Mademoiselle Reisz is introduced to us as “…a disagreeable little woman, no longer young, who has quarrelled with almost everyone….” She is unmarried, childless, and has dedicated her life to her passion – music. The narrator also describes Mademoiselle Reisz as a homely woman who has absolutely no taste in dress. Some people even argued that she “always chose apartments up under the roof…to discourage the approach of beggars, paddlers and callers.” Secluded in her ever-changing attics, she attests to the likely socially-imposed seclusion of any nineteenth-century woman who dared challenge the tolerable pattern for female achievement. She is an unconventional woman and appears relatively insignificant as we begin reading the novel.
Though remote and reserved in her communication with the other guests on Grand Isle, Mademoiselle Reisz likes the heroine of the novel, Edna Pontellier and becomes the most persuasive individual in her awakening. Their very first meeting, when Mademoiselle Reisz plays piano for Edna, leaves Edna trembling and choking with tears. It was an experience which Edna had never had – not even when her dear friend Adle Ratignolle plays for her. “The very first chords…sent a keen tremor down Mrs Pontellier’s spinal column” and her agitated physical reaction to the piano-playing testifies the capacity of her looming self discovery. Although Mademoiselle Reisz is often called upon to entertain people at gatherings with her expert piano playing, she also goes on to testify that Edna is the only one of the guests who is truly touched and moved by the music. Edna’s reaction to Mademoiselle Reisz’ music mirrors the central theme of awakening in the novel.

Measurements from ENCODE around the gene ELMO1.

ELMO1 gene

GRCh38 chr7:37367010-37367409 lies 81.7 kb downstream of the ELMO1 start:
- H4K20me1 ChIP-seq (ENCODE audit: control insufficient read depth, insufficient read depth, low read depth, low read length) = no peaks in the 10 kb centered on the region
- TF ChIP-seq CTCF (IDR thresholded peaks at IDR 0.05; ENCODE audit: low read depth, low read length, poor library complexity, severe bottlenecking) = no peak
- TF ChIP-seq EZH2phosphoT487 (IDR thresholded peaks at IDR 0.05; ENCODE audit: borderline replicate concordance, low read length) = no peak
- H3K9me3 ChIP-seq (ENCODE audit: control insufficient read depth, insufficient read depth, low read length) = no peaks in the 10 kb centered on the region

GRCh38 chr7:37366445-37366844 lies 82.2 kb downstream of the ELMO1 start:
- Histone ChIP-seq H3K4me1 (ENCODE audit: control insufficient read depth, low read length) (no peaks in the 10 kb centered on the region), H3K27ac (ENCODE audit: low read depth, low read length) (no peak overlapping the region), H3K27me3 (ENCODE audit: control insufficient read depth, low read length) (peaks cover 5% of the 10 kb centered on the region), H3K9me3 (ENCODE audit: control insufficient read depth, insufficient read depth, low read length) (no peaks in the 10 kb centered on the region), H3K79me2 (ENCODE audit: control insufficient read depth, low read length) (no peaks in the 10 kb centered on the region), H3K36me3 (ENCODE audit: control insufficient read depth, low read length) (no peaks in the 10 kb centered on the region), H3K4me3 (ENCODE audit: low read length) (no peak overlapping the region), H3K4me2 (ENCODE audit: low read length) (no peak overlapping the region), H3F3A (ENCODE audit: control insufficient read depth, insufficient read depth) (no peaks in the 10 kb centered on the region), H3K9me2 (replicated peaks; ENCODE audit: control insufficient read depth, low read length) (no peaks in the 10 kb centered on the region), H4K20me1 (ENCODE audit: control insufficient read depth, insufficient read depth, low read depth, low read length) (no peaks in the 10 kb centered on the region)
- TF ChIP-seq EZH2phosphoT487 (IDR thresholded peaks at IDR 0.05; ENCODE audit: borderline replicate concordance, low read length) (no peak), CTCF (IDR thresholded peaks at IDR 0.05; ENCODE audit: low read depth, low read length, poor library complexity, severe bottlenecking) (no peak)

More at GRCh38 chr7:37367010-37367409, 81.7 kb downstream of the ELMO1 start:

As against Adle Ratignolle who lives a socially accepted lifestyle, Mademoiselle Reisz is a living example of an entirely self-sufficient woman, who is ruled by her art and her passions, rather than by the expectations of society. In a way, she is the representative of the feminist movement which began emerging in 1890s, yet was still overshadowed by the prevailing attitudes. Edna’s association with Adle suggests that she will give up her rebellion and return to her marriage – the standard that was expected at the time the novel was written. However, her association with Mademoiselle Reisz suggests that she will lose everything except her art and pride. In a way, both the author and her heroine will do something revolutionary and liberating for the women of the future.